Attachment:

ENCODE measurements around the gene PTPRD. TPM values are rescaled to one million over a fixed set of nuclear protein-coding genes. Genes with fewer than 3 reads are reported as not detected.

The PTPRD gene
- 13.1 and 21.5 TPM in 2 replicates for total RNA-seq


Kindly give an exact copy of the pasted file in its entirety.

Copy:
ENCODE measurements around the gene PTPRD. TPM values are rescaled to one million over a fixed set of nuclear protein-coding genes. Genes with fewer than 3 reads are reported as not detected.

The PTPRD gene
- 13.1 and 21.5 TPM in 2 replicates for total RNA-seq